×
ADVERTISEMENT
ADVERTISEMENT
ADVERTISEMENT

Sanskrit oath was taken in many Tamil Nadu medical colleges this year

A video of students taking the Shapath in English at the Ramanathapuram Government Medical College in March went viral on social media on Monday
Last Updated : 02 May 2022, 17:00 IST

Follow Us :

Comments

As the controversy over students of the Madurai Medical College taking the Maharshi Charak Shapath raged for the second consecutive day, it has now emerged that the English translation of the Sanskrit text was used in similar ceremonies in government and private medical colleges in the state over the past few months replacing the Hippocratic Oath.

A video of students taking the Shapath in English at the Ramanathapuram Government Medical College in March went viral on social media on Monday, in an embarrassment to the Tamil Nadu government which had on Sunday said administering the Shapath instead of the Hippocratic Oath at the Madurai Medical College was the first such instance.

Reports from Tiruvarur, Villupuram, and Chengalpattu also said the Shapath was used in oath-taking ceremonies in government medical colleges in these cities and towns earlier this year.

While no objection was raised in these colleges, Finance Minister P T R Palanivel Thiaga Rajan opposed the Shapath on Saturday at the Madurai Medical College. Rajan took to Twitter to say “apparently this has been going on in other colleges over the past few months, but no one else saw fit to question the changeover, it seems.”

He also posted a copy of the oath on his verified Twitter page to dismiss suggestions that the text read out by the students had “nothing non-scientific or retrograde.” “I (especially a male doctor) shall treat a woman only in the presence of her husband or a near relative,” one oath read.

Though Health Department officials said the colleges “jumped the gun” by implementing the recommendations of the National Medical Commission without its concurrence, there were not many takers for the view.

Doctors said the absence of a circular clarifying that the conventional oath will continue to be used in government colleges in Tamil Nadu and that they should not follow the NMC’s recommendation would have avoided “such an embarrassing situation.”

“When the NMC’s recommendations reached medical colleges, I am sure it did reach the Health Department. Why wasn’t a circular sent from the government on ignoring the NMC’s suggestions and sticking to the Hippocratic Oath,” a public health expert said on the condition of anonymity.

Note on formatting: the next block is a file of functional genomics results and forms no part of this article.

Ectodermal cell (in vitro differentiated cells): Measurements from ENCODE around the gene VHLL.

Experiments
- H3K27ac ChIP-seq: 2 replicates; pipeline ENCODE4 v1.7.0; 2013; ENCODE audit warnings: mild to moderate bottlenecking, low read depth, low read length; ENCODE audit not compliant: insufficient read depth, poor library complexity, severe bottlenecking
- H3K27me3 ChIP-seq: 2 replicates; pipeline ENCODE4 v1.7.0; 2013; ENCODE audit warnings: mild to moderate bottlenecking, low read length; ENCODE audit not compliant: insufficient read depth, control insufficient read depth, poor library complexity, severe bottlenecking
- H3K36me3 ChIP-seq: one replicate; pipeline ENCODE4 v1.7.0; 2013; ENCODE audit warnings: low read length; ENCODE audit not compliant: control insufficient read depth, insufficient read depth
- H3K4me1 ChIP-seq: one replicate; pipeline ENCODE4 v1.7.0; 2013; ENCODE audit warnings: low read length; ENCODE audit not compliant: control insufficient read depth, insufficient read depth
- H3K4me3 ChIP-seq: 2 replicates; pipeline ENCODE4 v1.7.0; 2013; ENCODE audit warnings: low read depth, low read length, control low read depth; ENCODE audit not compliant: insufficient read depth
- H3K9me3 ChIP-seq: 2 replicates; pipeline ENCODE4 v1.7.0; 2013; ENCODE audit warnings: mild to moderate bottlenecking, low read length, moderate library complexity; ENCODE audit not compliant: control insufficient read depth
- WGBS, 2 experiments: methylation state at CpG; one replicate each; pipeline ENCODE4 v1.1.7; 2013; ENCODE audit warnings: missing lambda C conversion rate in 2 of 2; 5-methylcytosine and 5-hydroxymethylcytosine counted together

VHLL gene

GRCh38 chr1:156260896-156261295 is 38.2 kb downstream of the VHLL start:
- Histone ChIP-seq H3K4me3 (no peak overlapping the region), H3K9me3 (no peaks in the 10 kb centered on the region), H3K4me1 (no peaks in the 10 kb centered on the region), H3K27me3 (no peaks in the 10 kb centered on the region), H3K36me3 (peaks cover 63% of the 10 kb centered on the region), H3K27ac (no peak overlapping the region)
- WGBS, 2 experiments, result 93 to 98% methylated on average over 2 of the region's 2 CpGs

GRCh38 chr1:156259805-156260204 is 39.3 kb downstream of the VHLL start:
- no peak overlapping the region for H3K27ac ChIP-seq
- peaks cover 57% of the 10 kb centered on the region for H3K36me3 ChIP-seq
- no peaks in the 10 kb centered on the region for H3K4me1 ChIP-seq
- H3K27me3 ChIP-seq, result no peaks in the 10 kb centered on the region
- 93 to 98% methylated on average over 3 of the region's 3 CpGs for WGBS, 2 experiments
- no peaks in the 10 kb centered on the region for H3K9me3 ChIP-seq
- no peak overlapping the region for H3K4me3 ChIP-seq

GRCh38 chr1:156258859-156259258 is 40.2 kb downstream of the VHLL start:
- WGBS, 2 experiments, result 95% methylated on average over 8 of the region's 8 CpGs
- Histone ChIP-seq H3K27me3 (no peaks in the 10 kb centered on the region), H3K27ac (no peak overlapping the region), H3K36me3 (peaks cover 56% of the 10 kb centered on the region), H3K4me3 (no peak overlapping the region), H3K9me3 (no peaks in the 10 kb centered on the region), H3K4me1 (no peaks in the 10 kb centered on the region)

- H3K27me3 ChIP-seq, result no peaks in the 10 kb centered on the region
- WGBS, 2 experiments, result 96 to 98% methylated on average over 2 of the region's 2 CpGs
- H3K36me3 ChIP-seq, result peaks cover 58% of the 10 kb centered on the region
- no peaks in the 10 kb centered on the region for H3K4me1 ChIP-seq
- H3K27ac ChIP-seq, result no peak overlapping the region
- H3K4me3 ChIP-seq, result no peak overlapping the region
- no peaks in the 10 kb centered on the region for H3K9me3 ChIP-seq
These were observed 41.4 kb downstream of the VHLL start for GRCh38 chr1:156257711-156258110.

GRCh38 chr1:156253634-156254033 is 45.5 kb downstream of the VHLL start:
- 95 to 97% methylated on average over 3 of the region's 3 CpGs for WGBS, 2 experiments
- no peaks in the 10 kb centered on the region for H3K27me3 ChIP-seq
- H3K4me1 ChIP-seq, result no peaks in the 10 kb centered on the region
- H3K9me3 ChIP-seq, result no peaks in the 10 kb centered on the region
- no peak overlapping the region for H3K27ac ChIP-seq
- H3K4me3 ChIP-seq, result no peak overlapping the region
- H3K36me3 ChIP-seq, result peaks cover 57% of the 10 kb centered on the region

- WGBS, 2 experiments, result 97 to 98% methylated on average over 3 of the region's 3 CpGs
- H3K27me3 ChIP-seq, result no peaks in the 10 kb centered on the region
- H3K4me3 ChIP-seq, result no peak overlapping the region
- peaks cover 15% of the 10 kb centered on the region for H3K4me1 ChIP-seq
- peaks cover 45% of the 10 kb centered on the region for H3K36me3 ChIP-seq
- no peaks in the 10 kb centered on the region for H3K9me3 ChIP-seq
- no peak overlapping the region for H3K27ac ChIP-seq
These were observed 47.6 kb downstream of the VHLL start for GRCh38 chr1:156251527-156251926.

Meanwhile, the Students’ Council of the Madurai Medical College on Monday took the blame for first-year students being administered the Maharshi Charak Shapath during their oath-taking ceremony on Saturday, saying the authorities of the institution were not aware of their decision.

Jothish Kumaravel, President of the Students’ Council, also clarified that the oath was taken in English and not in Sanskrit while blaming the paucity of time for the goof-up that led to a major controversy ending in the transfer of the institute’s dean, A Rathinavel, who has now been placed on the waitlist by the state government.

“During the oath-taking ceremony on Saturday, the Maharshi Charak Shapath was read in English and not in Sanskrit as is being projected. The National Medical Commission has issued a guideline recommending using the Shapath during such ceremonies. We took a decision to use it though NMC has not made it mandatory,” Kumaravel said.

However, Kumaravel and other members of the Students’ Council, said there was no prior communication from the Directorate of Medical Education (DME) on not to use the Shapath.

To a question on whether they took officials of the institute into confidence while replacing Shapath with the Hippocratic Oath, the members replied in the negative. “We took the decision and included the Shapath in the itinerary. Due to paucity of time, we could not consult the Advisory Committee,” Kumaravel said.

Meanwhile, the former Dean said he was transferred without even being given a chance to explain his position. “The oath was taken in English, and not in Sanskrit. It was the Students’ Council that included the oath. The authorities did not ask for my explanation before taking action against me,” he said.

The former dean also received support from former Union Finance Minister P Chidambaram. Recalling Rathinavel’s “hard work” during the Covid-19 pandemic at the Sivaganga Government District Hospital, Chidambaram said the doctor should be made responsible if the “mistake” had happened without his knowledge.

“My only worry is people should not lose the service of a good doctor who is also senior in the profession,” Chidambaram, a former Lok Sabha MP from Sivaganga, said.

The Tamil Nadu Government Doctors' Association also sought the withdrawal of Rathnavel’s transfer order.

Watch the latest DH Videos here:

ADVERTISEMENT
Published 02 May 2022, 13:57 IST

Follow us on :

Follow Us

ADVERTISEMENT
ADVERTISEMENT